Top Tips for Business Radio Journalists
Now for something completely different. (Please be sure to read the
addendum at the end of this blog.)
Business news reminds me a little of sports: Get it right, always
give attribution, and sentiment (based on your knowledge) may naturally be
implied through your delivery. That’s why you — and not a General Assignment
reporter — write and share financial/economic news with us. Without
knowledge, sensitivity and the context of past history, delivering the
often complex material you encounter each day is near to impossible.
As a result of this, the majority of the financial reporter clients I
work with have moved from Wall Street jobs into journalism. It’s a thrill
and pleasure to help them 'convert' to a new career.
For those of you doing or considering doing business radio news,
podcasts, squawks or even video, here are seven tips that address foibles I
- Your voice: Remember to ‘send it out’ in from your
stomach.’ Picture an arc of projection. Your information is ultimately
emanating from a speaker or someone’s headphones. You are tapping them
on the shoulder with your voice and implying, "Hey! Here’s something
newsworthy or interesting!"
- Lead lines: These are the first sentences for each
news item, and serve to reset our attention. They have us responding
‘Huh!’ and wanting to hear more. Your lead line might be ear-catching
news, such as, "Amazon dipped 15 points this past hour on news that…".
Or it could be a warning, like, "Big news here…" or "A surprising result
- Beware of 'smushing': This is the tendency to 'get
through' what I call multi-syllabic words, indexes, terms or phrases
such as "participation," "expectation," "Federal Reserve Board," or
"Commodity Futures Trading Commission," too quickly. The same goes for
names and job titles that seem to go on forever, "Interim Deputy CMO
[long name] said today that…". Remember that your spoken words are
invisible and ephemeral. We are rarely reading a printed accompaniment
at the same time. If you're only speaking about cats and dogs, it's easy
with one-syllable subjects. But for a lot of spoken news, we may have
the subliminal urge to get those long names and words out of the way. Be
alert to your tendencies. If you’ve chosen to include it, it’s news and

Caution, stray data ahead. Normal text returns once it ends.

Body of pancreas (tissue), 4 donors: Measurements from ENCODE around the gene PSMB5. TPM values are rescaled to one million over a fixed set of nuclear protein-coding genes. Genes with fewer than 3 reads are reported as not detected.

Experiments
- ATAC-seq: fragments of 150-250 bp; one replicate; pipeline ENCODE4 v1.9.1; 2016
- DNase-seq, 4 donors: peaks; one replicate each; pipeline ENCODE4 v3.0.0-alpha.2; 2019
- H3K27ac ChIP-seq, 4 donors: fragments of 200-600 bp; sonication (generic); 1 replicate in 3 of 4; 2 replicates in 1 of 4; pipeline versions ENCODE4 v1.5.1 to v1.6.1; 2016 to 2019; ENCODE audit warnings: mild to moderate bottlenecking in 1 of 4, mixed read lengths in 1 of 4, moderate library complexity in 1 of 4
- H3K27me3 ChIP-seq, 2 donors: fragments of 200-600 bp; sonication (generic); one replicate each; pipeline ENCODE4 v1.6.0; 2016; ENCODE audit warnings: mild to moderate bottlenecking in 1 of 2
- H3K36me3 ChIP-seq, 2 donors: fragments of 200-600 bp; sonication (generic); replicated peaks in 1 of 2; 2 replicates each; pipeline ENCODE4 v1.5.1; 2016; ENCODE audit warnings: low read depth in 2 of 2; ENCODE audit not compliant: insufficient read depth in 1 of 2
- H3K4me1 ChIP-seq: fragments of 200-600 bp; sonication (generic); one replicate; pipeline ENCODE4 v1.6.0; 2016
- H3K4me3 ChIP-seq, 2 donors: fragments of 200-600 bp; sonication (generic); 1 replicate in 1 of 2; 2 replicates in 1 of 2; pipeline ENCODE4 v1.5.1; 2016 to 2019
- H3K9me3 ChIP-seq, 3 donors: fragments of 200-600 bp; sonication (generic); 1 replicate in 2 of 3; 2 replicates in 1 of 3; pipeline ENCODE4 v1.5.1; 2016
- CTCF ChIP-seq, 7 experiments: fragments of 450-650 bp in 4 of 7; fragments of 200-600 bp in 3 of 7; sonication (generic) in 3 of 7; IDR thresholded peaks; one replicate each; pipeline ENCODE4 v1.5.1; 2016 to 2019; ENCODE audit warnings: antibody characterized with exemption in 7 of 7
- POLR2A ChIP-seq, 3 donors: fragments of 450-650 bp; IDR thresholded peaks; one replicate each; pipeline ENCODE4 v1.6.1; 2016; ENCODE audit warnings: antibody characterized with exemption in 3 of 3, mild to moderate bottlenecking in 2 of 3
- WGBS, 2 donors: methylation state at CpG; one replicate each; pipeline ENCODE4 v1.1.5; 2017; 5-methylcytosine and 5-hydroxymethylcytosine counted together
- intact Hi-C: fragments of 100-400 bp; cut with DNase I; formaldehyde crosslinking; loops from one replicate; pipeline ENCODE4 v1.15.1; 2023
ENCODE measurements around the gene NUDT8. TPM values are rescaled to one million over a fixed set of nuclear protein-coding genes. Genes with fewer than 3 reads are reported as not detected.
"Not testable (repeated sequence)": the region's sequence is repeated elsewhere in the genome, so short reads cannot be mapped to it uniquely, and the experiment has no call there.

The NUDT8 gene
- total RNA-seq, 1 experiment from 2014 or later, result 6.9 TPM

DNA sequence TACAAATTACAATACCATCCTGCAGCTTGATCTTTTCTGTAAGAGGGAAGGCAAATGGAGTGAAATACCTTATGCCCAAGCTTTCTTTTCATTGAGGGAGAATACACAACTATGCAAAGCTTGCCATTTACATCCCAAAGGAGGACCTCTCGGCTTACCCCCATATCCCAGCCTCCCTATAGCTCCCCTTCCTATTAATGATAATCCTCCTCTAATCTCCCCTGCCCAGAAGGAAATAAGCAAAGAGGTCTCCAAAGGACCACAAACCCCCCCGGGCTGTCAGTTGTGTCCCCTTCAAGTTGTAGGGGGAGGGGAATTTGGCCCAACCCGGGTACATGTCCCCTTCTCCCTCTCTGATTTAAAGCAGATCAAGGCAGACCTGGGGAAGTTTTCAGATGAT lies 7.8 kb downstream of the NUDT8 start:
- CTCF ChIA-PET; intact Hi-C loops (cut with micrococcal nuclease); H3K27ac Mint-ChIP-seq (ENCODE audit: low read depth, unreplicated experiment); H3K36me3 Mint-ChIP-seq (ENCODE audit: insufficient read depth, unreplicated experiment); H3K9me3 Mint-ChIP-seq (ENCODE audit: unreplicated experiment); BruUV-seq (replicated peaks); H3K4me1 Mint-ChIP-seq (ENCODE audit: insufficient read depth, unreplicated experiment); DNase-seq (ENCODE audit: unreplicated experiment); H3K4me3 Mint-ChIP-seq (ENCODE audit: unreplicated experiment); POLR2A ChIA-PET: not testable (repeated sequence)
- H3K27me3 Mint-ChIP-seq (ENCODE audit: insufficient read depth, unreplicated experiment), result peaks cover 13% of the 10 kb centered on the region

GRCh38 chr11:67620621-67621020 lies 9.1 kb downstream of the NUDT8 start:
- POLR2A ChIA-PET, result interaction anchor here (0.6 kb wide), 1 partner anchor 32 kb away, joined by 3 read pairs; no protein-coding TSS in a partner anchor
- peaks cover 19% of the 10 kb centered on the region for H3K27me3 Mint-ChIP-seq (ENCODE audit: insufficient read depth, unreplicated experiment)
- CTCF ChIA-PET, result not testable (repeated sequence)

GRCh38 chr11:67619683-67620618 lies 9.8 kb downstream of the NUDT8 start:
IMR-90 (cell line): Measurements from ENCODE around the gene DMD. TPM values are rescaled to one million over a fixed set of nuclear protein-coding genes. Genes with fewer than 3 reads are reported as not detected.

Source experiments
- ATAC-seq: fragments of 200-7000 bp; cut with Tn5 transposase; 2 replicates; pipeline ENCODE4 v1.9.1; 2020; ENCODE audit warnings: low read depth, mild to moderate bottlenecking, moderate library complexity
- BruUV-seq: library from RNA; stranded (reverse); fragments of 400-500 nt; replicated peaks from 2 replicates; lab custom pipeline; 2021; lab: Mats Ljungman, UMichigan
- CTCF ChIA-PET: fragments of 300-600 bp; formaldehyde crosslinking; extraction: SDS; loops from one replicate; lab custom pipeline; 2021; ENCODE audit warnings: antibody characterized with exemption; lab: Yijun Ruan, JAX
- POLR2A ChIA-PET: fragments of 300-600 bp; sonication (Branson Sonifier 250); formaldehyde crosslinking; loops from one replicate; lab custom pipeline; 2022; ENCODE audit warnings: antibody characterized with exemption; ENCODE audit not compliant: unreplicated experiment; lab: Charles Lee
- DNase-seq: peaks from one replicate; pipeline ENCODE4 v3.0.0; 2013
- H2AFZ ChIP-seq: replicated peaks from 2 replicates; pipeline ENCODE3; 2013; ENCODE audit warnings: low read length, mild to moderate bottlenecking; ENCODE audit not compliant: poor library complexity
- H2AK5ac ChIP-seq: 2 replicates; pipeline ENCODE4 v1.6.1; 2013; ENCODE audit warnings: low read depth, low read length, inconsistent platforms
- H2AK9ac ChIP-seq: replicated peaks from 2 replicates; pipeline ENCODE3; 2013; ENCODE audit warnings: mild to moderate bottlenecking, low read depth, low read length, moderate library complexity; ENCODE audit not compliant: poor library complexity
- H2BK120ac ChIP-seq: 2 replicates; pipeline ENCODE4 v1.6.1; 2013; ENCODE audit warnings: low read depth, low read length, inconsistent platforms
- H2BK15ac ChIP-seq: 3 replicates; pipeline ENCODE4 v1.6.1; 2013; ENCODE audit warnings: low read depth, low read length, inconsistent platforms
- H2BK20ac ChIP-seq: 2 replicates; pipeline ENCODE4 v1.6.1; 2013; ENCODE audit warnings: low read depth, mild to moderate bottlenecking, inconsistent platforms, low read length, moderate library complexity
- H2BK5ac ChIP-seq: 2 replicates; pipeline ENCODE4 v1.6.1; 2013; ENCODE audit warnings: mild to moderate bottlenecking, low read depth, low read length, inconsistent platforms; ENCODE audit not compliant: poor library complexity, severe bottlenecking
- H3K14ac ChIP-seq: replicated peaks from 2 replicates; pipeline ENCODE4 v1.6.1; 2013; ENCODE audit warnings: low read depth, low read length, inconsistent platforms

- Numbers numbers! They rule much of business
news. I’d keep it to two numbers per sentence, regardless of what they
reflect. For example, "The IMF increased its outlook for 2017 U.S. GDP
to 2.3 percent, a tenth higher than the October report." Is a third
number significant to this information? Rather than a comma and a new
clause, start a new sentence. You don’t want our eyes to roll up.
Particularly for business news you want to assure that your sentences
are always short and simple.
- Embedded clauses and phrases: Poison! Here we are
listening, and the forward momentum is interrupted by a title or
clarification, and then the sentence continues. Whoops! Who or what were
we speaking about? It’s like riding along in a car that suddenly shifts
into reverse... and then lurches forward. Instead of saying, "The
Pacific Rim Petroleum Corporation, which was legally dissolved in 1989,
was the first company to…." make it, "The Pacific Rim Petroleum
Corporation was the first oil company to... . It was dissolved in 1989."
- Each sentence is unique: They should start fresh
and end clearly. Be mindful not to slide sideways into the beginnings of
your sentences like a whooshing ice-skater. Send them out on that arc in
front of you. At the end of sentences, avoid the tendency to speed up
and try not to let your voice volume dip too low. Keep it full and
'out' through the last sound of the very last word. It should land about
nine inches in front of you!
- There’s no need to impose false hoopla: Don’t get
crazy over what to emphasize. Your job is to report news about
companies, countries, decisions and deals. You’re providing headlines
or major facts, some secondary information and maybe some added helpful
explanation. And sometimes, it’s just you talking to us directly. These
four semantic levels of communication often contain underlying innuendo
and implication based on what you know. Your voice will naturally create
its own versions of emphasis via changing up in pacing, loudness,
inflection and embracing onomatopoeia. Being in touch with what you're
thinking serves as the best tool for an interesting, compelling
Enjoy the ride! And thanks for keeping us in the know.
With a nod to brilliant
comedy, "Now for Something Completely Different" is a reference to the Monty
Python boys. In the film Monty Python and the Holy Grail, they even came up
with the idea of using a spoken
sound, “Ni,” to replace a weapon that could be used to squeeze
compliance or the truth from someone! In many of their television skits and
movies, their comedic dialogue often incorporated exaggerated cadence of
spoken language; something that many of you erroneously think is necessary
in your tracking!
News consultant Joanne Stevens has written extensively about broadcast
writing, reporting and anchoring, including columns in the former print version
of RTDNA's Communicator Magazine, and earlier versions of the RTDNA website. She
has taught at Columbia and New York University and serves as a news award judge
for the New York Press Club. She has returned to RTDNA.org to offer a new series
of News Coach columns with tips, best practices and more. - Click on
the RTDNA logo below to learn more.
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